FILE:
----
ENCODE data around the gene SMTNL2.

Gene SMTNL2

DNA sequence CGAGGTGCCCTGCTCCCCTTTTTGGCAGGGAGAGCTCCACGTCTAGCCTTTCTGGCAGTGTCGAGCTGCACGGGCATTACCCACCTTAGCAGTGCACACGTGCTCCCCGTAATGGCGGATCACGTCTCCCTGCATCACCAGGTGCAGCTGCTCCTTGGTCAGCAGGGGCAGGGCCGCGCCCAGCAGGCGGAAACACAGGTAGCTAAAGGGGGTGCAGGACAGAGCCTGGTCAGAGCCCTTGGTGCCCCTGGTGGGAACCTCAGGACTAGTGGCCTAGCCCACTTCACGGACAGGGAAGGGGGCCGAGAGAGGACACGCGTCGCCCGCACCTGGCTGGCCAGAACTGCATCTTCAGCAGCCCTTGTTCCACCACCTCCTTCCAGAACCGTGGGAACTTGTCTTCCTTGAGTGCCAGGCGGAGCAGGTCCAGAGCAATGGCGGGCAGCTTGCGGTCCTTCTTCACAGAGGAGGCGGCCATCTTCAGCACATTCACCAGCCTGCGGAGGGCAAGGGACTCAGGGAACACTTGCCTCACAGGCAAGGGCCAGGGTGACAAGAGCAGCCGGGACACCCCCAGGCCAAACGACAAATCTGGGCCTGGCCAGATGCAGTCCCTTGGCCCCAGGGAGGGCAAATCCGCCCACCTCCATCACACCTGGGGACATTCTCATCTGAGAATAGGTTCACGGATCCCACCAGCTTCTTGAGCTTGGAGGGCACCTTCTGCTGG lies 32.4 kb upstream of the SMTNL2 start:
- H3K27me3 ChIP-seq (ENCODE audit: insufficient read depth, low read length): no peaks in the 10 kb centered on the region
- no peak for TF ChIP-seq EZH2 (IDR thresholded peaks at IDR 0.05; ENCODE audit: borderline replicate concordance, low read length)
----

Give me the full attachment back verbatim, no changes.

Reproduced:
ENCODE data around the gene SMTNL2.

Gene SMTNL2

DNA sequence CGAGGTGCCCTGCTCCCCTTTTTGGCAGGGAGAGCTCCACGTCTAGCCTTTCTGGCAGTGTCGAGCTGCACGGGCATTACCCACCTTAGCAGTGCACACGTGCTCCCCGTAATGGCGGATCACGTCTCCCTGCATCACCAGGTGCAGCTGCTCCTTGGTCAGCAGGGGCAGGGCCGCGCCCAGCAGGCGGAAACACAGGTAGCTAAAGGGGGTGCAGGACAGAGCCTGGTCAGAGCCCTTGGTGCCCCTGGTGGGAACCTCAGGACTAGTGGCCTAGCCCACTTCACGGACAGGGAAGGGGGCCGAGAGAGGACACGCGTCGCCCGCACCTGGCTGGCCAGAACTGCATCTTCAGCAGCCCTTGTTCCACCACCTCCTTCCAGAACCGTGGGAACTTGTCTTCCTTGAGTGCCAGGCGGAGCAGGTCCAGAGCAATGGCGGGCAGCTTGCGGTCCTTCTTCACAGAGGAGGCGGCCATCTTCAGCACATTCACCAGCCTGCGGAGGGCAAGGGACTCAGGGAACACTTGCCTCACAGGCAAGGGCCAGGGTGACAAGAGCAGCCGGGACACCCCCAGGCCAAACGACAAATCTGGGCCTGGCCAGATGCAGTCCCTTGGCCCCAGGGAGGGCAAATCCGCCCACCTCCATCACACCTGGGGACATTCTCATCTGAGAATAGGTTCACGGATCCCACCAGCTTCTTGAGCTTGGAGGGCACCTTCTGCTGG lies 32.4 kb upstream of the SMTNL2 start:
- H3K27me3 ChIP-seq (ENCODE audit: insufficient read depth, low read length): no peaks in the 10 kb centered on the region
- no peak for TF ChIP-seq EZH2 (IDR thresholded peaks at IDR 0.05; ENCODE audit: borderline replicate concordance, low read length)